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 NEW  Bruce Heran outlines the details and construction of his simple DIY 6DJ8 (ECC88) Tube Hi-Fi Headphone Amplifier Project.

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PostPosted: 25 Feb 2011, 10:28 
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I think there are too many people reading old textbooks where MV's were typically used in the PSU of transmitters . For voltages in audio equipment these issues can be relaxed somewhat , although I do heat the fils for a minute before power on and give a good heating-through for 15 mins at first power up or if the equipment is moved . It's easy to tell when the mercury condensing on the inside of the envelope is satisfactory and it's time to hit the B+ switch . It's also easy to connect the 83 with a pair of damper diodes in a bridge rectifier or '!@#$%^&' bridge and completely avoid the B+ switching issue altogether . Type 83 are fairly rugged and can take a cap-input supply , in fact I find these a lot easier to use then 866A or the Britsh RG1-250A globes .

1mH or less plate suppressors kill the RFI as do CM chokes at the filament pins...

A very nice sounding rectifier indeed...

Admittedly , not one for newbies though...

BDA


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PostPosted: 21 Apr 2011, 11:06 
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I've added the 5Y3 to the comparison charts. Talk about a saggy tube. No wonder the old Fender "Deluxe" amp sounded so funky when you pushed it hard. It had a major B+ falloff.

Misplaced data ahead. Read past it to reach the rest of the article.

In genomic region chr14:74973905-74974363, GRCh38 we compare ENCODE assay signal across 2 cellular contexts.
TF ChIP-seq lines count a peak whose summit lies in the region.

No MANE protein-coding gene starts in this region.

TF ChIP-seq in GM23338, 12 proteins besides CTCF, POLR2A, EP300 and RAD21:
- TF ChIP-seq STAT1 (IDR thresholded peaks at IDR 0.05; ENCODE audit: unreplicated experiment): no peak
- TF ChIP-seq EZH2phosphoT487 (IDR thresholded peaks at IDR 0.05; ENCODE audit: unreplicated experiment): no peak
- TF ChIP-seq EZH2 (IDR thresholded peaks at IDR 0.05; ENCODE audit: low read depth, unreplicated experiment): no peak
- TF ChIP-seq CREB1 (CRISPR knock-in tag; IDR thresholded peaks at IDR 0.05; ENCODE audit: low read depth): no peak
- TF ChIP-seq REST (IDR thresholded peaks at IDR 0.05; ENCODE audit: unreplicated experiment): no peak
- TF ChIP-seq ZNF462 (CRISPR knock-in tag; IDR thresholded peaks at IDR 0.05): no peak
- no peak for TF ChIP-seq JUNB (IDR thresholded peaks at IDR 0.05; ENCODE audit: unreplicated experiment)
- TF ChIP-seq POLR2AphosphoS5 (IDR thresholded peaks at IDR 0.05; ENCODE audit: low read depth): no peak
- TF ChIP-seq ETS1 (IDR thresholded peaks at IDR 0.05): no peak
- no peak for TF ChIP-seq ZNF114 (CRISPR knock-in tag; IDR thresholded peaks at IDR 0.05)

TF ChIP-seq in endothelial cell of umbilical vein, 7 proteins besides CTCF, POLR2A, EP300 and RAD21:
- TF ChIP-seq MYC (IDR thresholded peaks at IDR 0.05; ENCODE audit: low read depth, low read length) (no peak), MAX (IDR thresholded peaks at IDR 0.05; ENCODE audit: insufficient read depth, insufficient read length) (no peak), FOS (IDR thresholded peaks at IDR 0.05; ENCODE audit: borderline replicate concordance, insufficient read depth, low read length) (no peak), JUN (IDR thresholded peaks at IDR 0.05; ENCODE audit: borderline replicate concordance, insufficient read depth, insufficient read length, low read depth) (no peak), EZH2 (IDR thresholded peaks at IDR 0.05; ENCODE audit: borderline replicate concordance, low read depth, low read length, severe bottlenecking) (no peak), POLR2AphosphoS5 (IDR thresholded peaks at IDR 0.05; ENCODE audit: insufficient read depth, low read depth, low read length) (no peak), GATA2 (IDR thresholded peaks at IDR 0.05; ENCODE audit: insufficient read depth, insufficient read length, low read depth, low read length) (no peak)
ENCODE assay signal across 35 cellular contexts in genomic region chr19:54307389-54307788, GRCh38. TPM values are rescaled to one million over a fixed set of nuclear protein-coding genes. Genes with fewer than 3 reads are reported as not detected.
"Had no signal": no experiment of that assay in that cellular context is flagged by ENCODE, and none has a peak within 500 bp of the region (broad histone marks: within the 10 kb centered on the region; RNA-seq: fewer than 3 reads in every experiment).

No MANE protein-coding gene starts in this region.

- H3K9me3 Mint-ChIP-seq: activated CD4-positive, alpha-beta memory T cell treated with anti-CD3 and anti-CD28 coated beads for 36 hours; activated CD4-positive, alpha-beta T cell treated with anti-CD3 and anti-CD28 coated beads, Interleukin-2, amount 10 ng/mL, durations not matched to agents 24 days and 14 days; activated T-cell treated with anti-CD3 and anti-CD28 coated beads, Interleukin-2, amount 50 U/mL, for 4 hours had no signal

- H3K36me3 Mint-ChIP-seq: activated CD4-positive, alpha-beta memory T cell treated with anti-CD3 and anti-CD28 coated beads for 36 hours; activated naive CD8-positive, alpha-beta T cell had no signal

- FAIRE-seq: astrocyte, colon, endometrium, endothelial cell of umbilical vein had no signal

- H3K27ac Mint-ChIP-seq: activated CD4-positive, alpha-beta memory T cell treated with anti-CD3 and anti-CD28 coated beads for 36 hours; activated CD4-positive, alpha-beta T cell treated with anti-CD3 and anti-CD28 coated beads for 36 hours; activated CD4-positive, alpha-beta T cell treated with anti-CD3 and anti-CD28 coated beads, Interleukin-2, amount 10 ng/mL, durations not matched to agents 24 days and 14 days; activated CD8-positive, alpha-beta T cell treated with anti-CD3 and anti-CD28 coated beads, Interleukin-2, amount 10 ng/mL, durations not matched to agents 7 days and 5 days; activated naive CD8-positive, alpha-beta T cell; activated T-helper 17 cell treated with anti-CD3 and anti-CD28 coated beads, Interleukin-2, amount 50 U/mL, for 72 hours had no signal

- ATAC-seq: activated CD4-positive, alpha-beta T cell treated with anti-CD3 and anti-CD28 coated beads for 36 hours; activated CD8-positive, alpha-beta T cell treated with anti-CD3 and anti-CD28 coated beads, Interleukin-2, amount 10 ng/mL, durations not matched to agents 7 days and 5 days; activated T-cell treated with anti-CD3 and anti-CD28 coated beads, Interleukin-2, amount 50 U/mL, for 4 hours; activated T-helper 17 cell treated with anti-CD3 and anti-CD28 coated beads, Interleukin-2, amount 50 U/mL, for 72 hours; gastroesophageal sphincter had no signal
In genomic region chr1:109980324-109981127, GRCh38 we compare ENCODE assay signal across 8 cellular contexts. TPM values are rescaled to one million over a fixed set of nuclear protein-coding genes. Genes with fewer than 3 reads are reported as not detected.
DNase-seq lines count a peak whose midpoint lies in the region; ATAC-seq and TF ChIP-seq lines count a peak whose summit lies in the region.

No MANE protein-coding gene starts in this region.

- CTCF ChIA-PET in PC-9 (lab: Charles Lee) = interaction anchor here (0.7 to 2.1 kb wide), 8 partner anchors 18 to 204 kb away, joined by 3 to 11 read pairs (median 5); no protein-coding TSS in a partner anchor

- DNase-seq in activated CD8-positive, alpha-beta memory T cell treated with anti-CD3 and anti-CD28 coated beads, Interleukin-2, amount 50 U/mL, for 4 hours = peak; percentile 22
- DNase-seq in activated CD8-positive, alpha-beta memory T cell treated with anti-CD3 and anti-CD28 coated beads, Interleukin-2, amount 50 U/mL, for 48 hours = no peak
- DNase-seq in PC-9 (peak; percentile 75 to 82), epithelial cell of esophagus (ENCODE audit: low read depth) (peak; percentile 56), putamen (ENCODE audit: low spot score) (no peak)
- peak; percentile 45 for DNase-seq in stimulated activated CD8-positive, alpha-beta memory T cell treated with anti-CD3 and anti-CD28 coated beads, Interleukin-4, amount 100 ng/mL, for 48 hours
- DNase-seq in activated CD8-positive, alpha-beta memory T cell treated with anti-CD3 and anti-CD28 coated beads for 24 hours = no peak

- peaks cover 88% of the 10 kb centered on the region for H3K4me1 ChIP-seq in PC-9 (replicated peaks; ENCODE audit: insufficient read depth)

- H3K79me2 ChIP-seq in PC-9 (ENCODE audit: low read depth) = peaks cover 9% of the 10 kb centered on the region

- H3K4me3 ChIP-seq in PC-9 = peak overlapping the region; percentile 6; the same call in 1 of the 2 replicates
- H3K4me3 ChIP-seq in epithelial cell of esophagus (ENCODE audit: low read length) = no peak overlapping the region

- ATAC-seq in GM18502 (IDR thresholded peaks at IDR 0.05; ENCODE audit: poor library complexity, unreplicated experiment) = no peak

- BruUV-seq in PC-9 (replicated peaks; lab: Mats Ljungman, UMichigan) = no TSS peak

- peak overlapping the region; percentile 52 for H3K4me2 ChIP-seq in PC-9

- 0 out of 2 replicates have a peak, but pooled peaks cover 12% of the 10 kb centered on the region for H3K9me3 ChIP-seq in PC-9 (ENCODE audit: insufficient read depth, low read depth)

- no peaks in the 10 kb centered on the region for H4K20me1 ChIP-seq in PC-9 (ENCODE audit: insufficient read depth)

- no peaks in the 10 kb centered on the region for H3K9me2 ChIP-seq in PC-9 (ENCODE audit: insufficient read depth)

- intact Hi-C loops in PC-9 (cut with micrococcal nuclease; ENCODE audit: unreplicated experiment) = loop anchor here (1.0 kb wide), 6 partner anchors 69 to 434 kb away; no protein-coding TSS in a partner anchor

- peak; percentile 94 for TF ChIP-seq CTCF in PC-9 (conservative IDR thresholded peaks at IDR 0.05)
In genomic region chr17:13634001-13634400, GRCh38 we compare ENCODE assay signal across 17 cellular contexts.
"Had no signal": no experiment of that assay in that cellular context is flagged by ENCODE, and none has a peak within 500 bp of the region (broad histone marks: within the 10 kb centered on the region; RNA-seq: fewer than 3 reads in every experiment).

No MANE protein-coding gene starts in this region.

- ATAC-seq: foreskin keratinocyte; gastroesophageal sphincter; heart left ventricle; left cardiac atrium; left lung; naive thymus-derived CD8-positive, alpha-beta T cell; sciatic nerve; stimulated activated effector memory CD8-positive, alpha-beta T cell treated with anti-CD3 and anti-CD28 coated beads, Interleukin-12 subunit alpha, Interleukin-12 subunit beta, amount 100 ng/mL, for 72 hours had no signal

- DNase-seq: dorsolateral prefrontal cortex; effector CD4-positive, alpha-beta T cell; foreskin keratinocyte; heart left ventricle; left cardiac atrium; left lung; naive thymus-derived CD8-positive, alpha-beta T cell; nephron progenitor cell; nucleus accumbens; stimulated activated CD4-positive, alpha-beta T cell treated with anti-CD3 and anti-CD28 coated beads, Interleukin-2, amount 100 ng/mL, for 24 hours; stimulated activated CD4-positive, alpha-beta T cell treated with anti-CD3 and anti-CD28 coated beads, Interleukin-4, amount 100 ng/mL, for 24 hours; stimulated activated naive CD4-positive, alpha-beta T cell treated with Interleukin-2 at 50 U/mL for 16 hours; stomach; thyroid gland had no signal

If I get the chance, I'll add the 5R4GB and the 5AU4A maybe later this week.
Attachment:
20110421_Tube_Drop.png

Attachment:
20110421_Tube_Drop2.png

As always, comments and questions are more than welcome.


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PostPosted: 07 Jun 2011, 22:02 
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If you'll all indulge me, I have one more post for this thread. And I cannot fathom why I did not see this sooner.

Back when I first posted my calculated log-log plot, I asked the question about what was to be learned from the parallel tube characteristics when plotted against log-log scales. The answer is that all vacuum tube rectifiers operate in a space charge limited state of operation and obey the Child-Langmuir Law (more commonly called Child's Law). The consequence is that all vacuum tube rectifiers follow an I=k*V^(3/2) power law and all exponential power law relations are straight lines on log-log plots. Duh!

The important part of this is that ANY vacuum tube power rectifier V-I characteristic can be plotted from one point on the published I-V characteristic. I was doing it the hard way. (Imagine me pouring over data sheets and reading hundreds of numbers off of plots. :bawling: )

The process is actually simple. First take a single I-V data pair off the published characteristic (call these number Ir and Vr). From this generate a tube dependent constant (k) given by the following relation k=Ir/(Vr^1.5). Then the peak voltage drop at any given peak current for that tube is simply V=(I/k)^(1/1.5). When I checked the results given this way against the numbers I had read off the published plots, the errors were on the order of +/- 1%. This Actually Works! :thumbsup:

Here are my latest plots comparing all the common rectifiers I could find. These are all full wave rectifiers except the 35W4 which is shown with a dotted line.
Attachment:
Tube Drop 1.png

Attachment:
Tube Drop 2.png

Is this useful to anyone?